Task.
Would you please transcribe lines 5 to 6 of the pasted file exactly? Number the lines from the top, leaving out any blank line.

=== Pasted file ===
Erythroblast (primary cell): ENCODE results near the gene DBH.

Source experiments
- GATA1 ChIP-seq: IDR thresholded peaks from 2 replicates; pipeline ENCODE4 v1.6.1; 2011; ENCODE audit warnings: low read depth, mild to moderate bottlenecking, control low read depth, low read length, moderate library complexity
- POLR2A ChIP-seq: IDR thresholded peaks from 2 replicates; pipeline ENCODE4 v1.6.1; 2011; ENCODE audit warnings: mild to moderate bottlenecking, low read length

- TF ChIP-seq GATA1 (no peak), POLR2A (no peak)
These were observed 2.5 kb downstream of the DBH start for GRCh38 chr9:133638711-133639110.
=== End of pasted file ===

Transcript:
- TF ChIP-seq GATA1 (no peak), POLR2A (no peak)
These were observed 2.5 kb downstream of the DBH start for GRCh38 chr9:133638711-133639110.